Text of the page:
Brammer urges UK industry to act now in light of European motor legislation

Brammer, the UK’s leading supplier of maintenance, repair and overhaul (MRO) products and services, has urged UK industry to act now and take early advantage of the opportunities for greater energy efficiency that will result from the introduction of the European Union EcoDesign Requirements for Energy-Using Products Directive.

The first phase of the EU MEPS Directive (2009) begins implementation from June 2011. The legislation stipulates that all two-, four- and six-pole single speed three-phase AC motors from 0.75 – 375kW, manufactured from June 2011, must meet a minimum efficiency of IE2, previously known as EFF1. Products below this energy efficiency standard – categorised as IE1 (formerly EFF2) – cannot be manufactured for sale in the UK and Europe from 16th June 2011.

The legislation is intended to help reduce the energy consumption and carbon emissions attributable to UK and European industry. In the UK, the government has estimated this legislation will help save industry around £200m per annum and reduce CO2 emissions by around one million tonnes per year.

However, Brammer believes that where a motor needs to be replaced or an investment made in new equipment it makes sound business sense to purchase an energy-efficient motor even before the EU MEPS comes into force. This will enable companies to immediately benefit from greater energy efficiency, carbon emission reductions and the potential for improved productivity and reliability.

Jeremy Salisbury, head of marketing at Brammer, explained: “Accounting for around two thirds of electricity consumption in UK manufacturing, motors clearly represent an area where significant savings can be made if the most energy-efficient products are specified.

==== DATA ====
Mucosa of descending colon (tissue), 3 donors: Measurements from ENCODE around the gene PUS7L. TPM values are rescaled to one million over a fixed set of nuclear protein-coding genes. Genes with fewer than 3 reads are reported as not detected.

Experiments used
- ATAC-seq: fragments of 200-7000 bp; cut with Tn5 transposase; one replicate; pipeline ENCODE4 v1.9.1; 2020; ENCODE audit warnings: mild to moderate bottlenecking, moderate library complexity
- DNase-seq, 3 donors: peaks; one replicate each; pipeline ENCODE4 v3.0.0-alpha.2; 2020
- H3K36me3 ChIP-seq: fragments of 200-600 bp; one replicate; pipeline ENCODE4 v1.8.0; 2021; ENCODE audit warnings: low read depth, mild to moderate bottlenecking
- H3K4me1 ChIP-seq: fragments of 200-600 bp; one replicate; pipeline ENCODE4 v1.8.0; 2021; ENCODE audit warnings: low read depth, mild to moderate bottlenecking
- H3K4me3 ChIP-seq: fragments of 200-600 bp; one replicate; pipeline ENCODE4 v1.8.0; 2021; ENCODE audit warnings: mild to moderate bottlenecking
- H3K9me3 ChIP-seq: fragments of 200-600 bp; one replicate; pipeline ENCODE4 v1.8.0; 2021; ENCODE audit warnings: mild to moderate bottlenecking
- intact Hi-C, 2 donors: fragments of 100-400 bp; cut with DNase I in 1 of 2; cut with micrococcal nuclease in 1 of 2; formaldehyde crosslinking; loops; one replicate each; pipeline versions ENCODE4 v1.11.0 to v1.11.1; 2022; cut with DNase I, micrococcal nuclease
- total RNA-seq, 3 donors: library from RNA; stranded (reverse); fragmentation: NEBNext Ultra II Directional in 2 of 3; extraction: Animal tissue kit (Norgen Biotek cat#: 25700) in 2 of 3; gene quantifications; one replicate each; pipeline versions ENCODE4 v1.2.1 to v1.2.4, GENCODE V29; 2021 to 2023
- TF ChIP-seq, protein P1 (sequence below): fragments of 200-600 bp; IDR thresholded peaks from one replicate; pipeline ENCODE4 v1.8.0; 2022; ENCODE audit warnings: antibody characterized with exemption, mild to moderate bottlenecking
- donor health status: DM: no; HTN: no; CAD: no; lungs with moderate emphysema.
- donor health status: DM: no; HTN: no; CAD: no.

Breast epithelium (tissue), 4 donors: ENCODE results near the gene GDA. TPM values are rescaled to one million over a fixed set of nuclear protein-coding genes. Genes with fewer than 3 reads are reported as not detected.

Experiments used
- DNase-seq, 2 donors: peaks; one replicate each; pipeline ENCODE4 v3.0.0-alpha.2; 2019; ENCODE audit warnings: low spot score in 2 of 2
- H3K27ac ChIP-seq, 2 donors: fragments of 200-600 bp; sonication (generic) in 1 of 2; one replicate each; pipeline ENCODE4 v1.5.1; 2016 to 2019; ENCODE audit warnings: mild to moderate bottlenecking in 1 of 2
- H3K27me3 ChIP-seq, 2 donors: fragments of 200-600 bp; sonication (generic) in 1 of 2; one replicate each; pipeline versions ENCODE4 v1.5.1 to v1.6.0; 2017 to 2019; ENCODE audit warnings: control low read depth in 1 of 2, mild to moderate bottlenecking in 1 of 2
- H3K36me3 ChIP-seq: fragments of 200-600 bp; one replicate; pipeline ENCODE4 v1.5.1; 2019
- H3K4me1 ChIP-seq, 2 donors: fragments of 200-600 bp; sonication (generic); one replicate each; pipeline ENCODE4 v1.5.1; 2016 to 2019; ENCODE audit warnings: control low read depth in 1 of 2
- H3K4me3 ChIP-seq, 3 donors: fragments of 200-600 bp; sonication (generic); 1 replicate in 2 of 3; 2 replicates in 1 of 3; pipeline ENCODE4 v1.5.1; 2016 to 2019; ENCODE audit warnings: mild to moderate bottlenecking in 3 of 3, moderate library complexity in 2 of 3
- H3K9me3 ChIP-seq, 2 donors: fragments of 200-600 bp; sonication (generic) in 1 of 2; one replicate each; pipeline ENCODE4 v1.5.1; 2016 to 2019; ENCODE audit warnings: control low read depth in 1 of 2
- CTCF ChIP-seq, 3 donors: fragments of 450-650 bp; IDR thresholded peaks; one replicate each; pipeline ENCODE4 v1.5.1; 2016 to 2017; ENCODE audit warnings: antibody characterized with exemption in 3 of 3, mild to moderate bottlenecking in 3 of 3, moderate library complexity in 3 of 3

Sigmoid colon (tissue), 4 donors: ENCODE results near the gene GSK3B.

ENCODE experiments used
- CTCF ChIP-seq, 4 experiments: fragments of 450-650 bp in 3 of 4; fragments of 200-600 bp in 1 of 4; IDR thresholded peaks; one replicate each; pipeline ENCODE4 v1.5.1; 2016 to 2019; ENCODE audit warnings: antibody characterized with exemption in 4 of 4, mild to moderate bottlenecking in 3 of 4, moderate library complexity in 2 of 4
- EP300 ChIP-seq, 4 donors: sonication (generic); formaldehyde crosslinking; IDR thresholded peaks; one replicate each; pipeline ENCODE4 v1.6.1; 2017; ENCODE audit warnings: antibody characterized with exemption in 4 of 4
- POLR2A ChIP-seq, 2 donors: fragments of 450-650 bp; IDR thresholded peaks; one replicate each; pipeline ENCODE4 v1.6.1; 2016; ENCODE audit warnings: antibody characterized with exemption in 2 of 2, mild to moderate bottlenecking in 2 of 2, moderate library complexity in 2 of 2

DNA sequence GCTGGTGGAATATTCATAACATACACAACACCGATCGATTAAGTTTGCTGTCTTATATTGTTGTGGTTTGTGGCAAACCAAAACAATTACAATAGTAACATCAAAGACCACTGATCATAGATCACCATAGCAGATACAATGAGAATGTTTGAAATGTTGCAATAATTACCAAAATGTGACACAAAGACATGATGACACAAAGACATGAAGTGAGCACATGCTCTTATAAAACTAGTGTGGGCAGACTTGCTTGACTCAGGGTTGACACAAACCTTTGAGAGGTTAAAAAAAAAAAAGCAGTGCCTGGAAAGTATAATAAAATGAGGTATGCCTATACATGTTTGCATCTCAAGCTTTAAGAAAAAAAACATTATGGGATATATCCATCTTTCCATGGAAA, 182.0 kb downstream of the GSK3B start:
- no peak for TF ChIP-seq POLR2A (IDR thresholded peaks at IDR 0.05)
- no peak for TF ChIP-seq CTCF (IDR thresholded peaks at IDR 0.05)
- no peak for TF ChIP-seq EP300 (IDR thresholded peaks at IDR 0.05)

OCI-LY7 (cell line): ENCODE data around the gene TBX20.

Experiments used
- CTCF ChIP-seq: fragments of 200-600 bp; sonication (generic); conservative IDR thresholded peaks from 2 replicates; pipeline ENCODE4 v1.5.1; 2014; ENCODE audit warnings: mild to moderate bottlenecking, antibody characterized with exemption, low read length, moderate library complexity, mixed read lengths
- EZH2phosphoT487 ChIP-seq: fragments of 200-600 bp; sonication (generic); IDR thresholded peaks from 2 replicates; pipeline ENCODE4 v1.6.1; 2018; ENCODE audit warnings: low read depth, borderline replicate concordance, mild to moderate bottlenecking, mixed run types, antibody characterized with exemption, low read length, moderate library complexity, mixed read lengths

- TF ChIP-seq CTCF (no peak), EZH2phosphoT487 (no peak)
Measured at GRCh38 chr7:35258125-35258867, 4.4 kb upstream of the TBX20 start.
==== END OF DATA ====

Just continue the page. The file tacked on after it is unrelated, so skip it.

“The Directive simply legislates what is actually best practice in motor management – specifying the most energy-efficient product, of the correct size and duty, for the job.

“The cost of changing from an EFF3 or EFF2 motor to an IE2 product will, in most cases, be more than outweighed by the savings achievable through improved energy efficiency and reduced carbon emissions - particularly if companies take advantage of the financial support available for investment in energy efficient technology through schemes such as the Enhanced Capital Allowance and, for SMEs, the Carbon Trust loan scheme.”

The Directive is being introduced in three phases. In the second phase, which comes into force on 1st January 2015, motors rated from 7.5 to 375kW will either have to achieve the higher IE3 efficiency level, or meet the IE2 level and be fitted with a variable speed drive. From 2017, these rules will be extended to cover motors as small as 0.75kW.

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